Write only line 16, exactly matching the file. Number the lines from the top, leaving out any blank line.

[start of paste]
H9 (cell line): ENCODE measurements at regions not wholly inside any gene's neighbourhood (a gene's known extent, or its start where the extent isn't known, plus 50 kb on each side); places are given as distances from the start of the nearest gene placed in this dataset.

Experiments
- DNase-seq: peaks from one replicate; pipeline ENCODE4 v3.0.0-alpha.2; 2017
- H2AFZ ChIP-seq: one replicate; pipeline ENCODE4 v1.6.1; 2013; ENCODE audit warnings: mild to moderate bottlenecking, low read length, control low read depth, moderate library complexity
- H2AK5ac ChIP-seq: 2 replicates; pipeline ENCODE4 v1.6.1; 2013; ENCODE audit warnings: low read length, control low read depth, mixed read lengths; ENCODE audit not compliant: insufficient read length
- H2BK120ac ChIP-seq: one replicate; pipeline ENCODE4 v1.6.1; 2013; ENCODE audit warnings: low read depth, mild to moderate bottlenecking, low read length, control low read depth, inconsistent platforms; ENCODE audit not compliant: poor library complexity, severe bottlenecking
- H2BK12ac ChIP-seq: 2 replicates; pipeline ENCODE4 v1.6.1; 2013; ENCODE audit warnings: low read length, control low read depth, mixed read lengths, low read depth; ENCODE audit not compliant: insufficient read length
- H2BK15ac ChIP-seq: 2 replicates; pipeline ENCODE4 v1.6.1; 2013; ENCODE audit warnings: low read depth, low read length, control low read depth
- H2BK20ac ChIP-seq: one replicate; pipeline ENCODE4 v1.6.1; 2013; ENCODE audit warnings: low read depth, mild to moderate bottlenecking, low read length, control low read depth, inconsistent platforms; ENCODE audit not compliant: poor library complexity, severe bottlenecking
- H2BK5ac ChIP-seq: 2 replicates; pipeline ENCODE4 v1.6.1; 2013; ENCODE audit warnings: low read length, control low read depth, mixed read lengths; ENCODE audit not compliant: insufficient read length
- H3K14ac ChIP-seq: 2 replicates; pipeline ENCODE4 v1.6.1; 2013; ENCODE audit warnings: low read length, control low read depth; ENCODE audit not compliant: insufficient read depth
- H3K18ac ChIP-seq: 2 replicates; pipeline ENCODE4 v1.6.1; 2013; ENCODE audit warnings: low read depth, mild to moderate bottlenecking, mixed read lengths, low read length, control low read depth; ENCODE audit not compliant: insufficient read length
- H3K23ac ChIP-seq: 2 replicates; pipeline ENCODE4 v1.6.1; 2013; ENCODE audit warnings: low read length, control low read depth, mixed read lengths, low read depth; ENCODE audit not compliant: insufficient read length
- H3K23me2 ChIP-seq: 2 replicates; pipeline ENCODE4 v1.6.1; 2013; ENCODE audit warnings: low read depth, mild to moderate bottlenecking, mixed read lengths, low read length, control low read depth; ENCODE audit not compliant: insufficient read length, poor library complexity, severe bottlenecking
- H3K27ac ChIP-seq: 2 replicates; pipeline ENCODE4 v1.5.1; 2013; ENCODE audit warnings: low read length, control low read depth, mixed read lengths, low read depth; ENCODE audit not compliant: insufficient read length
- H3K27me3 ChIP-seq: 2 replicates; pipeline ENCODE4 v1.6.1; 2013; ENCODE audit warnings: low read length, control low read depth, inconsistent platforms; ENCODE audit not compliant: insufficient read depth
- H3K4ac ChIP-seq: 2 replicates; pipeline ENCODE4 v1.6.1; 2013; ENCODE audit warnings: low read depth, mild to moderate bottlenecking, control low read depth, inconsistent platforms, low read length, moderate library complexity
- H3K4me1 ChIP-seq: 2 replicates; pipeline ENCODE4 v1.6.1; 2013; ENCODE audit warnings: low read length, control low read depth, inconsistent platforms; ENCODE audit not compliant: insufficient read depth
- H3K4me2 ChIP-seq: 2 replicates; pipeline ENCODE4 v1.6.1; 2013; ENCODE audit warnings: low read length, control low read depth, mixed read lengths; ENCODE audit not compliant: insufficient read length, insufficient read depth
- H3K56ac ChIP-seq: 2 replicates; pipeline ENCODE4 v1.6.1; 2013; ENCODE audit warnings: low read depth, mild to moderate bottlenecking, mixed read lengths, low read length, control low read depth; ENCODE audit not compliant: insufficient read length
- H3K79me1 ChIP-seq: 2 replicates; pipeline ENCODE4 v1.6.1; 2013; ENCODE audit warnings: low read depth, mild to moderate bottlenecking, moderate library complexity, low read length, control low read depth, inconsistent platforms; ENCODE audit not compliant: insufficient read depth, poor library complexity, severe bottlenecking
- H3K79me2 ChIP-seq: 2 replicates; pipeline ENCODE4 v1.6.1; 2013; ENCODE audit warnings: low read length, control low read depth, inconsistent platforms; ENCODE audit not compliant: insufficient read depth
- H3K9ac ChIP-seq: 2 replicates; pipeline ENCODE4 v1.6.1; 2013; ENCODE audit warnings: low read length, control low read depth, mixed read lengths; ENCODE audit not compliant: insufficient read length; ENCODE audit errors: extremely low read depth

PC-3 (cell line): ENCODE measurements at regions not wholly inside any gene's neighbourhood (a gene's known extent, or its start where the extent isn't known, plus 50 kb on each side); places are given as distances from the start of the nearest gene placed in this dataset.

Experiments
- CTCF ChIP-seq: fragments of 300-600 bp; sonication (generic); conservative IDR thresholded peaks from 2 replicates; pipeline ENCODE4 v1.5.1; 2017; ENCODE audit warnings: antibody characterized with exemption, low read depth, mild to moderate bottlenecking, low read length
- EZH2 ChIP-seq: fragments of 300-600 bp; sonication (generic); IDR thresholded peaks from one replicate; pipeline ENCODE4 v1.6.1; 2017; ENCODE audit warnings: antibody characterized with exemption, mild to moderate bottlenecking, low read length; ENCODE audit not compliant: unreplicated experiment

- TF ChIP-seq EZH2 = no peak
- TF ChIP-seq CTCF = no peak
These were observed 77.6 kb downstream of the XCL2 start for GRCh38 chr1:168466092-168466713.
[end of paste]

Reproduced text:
- H3K27me3 ChIP-seq: 2 replicates; pipeline ENCODE4 v1.6.1; 2013; ENCODE audit warnings: low read length, control low read depth, inconsistent platforms; ENCODE audit not compliant: insufficient read depth